Pink Floyd is a progressive rock band from London, England. The band achieved worldwide success in the late 1960s and 1970s with their groundbreaking concept albums, such as Dark Side of the Moon (1973), Wish You Were Here (1975) and The Wall (1979). Until bassist and frontman Roger Waters left in 1985, leaving vocalist and guitarist David Gilmour as the figurehead of the band, the band never had an official logo and often merely used the iconography and typefaces used on their latest album at the time.
1967-1972: The Early YearsIn their early singles and albums, the band simply embedded the name "Pink Floyd" in a way that would fit on the cover. The first instance of this can be seen on the cover for their second single, "See Emily Play," with the band's name placed on the side of a train, drawn by the band's original frontman Syd Barrett.
This then continued with their first four studio albums, Piper at the Gates of Dawn (1967), Saucerful of Secrets (1968), More (1969) and Ummagumma (1969), with the band's name being placed on the album's cover, rather than a defined logo or symbol. Notably, the band's typeface on Saucerful of Secrets was adopted as the main logo for Pink Floyd's subreddit.
1973-1978: The Dark Side Era1973 marked a turning point for the band and their identity with the release of The Dark Side of the Moon, which famously stayed in the Billboard 100 from its release in 1973 until 1988 and went on to become one of the best selling albums in history. The album's cover, featuring light being refracted on a triangular prism, became synonymous with the album and Pink Floyd themselves. The album cover and its prism are still used to represent the band.
For the next few years, the band were unable to replicate the success of The Dark Side of the Moon, with Wish You Were Here (1975) only selling half as many copies as their previous album and Animals (1977) selling only half of that. Though having iconography that would become synonymous with Pink Floyd, like the burning man from Wish You Were Here and the flying pig from Animals, they could not rival the iconic imagery of The Dark Side of the Moon.
1979-1985: The Waters EraIn November 1979, the band released their second most successful, The Wall.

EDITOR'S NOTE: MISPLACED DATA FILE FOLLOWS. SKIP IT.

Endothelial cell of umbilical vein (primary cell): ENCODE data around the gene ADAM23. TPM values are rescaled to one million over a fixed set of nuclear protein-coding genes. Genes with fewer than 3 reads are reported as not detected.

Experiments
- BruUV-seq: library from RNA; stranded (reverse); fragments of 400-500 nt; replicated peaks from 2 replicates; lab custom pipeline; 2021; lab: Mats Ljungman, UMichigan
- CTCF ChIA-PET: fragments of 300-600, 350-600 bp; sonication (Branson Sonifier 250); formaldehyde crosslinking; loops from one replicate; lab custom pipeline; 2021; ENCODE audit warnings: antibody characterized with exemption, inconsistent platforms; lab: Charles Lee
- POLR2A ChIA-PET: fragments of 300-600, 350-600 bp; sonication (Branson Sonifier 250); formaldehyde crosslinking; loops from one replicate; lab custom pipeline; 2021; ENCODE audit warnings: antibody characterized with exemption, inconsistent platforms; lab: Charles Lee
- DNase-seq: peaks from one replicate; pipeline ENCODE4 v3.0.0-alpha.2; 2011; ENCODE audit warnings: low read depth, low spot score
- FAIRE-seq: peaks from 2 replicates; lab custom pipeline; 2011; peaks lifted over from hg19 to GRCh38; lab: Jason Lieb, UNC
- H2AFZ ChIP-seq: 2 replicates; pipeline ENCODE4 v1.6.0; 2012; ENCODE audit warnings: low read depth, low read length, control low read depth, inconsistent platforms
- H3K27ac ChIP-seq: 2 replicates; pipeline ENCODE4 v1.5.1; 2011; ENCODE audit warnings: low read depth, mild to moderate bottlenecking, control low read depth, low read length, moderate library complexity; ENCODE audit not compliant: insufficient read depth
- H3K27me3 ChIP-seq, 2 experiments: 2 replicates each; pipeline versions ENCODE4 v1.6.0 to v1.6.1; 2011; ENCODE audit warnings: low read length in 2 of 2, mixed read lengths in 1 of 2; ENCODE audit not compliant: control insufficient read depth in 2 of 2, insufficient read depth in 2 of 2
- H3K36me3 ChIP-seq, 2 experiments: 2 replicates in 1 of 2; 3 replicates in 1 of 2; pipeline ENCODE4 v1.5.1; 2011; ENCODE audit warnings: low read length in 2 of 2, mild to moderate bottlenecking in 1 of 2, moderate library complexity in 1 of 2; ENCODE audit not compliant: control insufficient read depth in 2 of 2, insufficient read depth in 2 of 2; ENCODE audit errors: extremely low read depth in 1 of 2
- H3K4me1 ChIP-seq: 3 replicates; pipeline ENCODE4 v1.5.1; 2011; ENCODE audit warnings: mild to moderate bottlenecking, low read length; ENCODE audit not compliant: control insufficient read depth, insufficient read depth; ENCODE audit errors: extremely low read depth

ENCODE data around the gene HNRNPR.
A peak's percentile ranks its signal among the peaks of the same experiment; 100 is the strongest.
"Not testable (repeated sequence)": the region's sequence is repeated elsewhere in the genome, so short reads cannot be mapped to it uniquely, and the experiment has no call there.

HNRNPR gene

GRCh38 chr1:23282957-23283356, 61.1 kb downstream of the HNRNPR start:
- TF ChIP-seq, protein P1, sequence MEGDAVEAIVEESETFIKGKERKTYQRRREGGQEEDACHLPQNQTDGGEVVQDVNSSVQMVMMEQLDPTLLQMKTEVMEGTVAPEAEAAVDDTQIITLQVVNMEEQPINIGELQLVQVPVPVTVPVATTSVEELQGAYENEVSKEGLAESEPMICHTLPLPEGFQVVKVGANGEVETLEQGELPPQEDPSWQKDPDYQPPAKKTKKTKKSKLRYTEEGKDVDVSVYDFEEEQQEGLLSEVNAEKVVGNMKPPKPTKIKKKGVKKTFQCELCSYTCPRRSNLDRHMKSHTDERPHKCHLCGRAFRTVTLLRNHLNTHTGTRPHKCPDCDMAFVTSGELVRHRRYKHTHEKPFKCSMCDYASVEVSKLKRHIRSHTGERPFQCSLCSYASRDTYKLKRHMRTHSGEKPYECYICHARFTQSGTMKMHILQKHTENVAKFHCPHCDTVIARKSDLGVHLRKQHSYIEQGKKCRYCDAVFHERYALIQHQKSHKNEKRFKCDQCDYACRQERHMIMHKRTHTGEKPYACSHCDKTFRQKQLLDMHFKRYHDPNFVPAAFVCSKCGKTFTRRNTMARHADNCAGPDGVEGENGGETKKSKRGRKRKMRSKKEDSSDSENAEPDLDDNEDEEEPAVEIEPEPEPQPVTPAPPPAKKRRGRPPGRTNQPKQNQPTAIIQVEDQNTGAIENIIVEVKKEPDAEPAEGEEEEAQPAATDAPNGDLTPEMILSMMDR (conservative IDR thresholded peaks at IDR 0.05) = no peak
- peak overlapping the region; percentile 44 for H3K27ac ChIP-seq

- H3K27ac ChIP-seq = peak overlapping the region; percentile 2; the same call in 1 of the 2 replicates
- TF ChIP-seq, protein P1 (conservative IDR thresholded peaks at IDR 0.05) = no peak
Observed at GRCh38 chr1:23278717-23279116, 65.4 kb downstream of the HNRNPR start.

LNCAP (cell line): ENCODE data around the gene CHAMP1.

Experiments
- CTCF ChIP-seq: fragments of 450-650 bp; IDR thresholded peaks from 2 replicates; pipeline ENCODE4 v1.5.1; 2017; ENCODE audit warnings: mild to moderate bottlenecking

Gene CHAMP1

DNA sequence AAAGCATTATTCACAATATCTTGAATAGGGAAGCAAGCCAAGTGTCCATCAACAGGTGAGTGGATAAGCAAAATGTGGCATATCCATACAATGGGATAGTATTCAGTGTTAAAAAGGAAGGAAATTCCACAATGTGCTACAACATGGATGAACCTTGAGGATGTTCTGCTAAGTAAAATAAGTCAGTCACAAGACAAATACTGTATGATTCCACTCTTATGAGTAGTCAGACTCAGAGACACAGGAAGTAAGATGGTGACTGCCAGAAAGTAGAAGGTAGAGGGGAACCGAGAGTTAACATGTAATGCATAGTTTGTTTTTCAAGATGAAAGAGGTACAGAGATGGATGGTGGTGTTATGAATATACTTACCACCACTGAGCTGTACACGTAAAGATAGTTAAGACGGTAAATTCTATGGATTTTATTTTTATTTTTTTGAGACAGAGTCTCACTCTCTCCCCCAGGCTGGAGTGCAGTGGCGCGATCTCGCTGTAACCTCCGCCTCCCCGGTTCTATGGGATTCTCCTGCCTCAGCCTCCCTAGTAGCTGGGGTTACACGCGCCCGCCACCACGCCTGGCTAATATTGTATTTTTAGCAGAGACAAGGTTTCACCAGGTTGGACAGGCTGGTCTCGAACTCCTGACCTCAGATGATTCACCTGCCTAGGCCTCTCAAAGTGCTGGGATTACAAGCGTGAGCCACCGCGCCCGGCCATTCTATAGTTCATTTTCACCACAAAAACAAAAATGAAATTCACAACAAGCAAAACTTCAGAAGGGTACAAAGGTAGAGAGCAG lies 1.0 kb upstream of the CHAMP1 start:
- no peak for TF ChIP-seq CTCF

The cover for The Wall was the first cover since Piper at the Gates of Dawn (1967) to not be designed by Hipgnosis and contains the text "Pink Floyd The Wall" in the handwriting of Gerald Scarfe, who also designed many of the animations and puppets used in the live tour and the film. The band's name on the cover would end up becoming the de-facto logo for the band due to its unique typefacing. The typefacing was redrawn in the album's movie adaptation,Pink Floyd - The Wall (1982). The typefacing is often paired with prism from The Dark Side of the Moon in unofficial and fan-made material. The logo on The Wall has become so recognisable as Pink Floyd's unofficial logo, a typeface was created, called "Floydian " to emulate it.
1985-2011: The Gilmour EraAfter the departure of founding member and bassist Roger Waters in 1985, vocalist and guitarist David Gilmour was left to lead the band. During this period, Pink Floyd began using official logos for the band itself. The first of which was an upper case letter P with an upside-down lower case letter F. This logo would be used on and along with the band's thirteenth album, A Momentary Lapse of Reason (1987) and its following tours. The band would continue to use this logo on official merchandising and promotional material until 1994, with the release of The Division Bell.
With the release of The Division Bell, Pink Floyd started using a logo known as "The Boatman." This logo contains the letter P and contains the letter F if turned upside-down. It's also speculated that hidden within the P and F could be a D and a G (David Gilmour's initials). This logo is still used in the group's official merchandising and Facebook group.
2011-Present: Re-Releases and The Endless RiverIn 2011, the Why Pink Floyd...? campaign was launched with all 14 albums released at the time receiving remasterings. Vinyl copies of every album were released, featuring a sticker with the band's name in the font used on Animals (1977).
After 20 years of not releasing a studio album, Pink Floyd released The Endless River as a tribute to the band's keyboardist Richard Wright who died a few years earlier. The album cover for the new album very closely resembles The Boatman, with a man on a Thames skiff sailing across a river of clouds.
Outside of the this, the band often uses a rainbow with an electrocardiogram heartbeat inside it, with the band's name above it in Rockwell font. This is reminiscent of much of the marketing used around the time of and the release of The Dark Side of the Moon. This is most likely done out of recognition. Pink Floyd's association with monochrome colours combined with the rainbow, including the famous prism, are more widely known than The Boatman.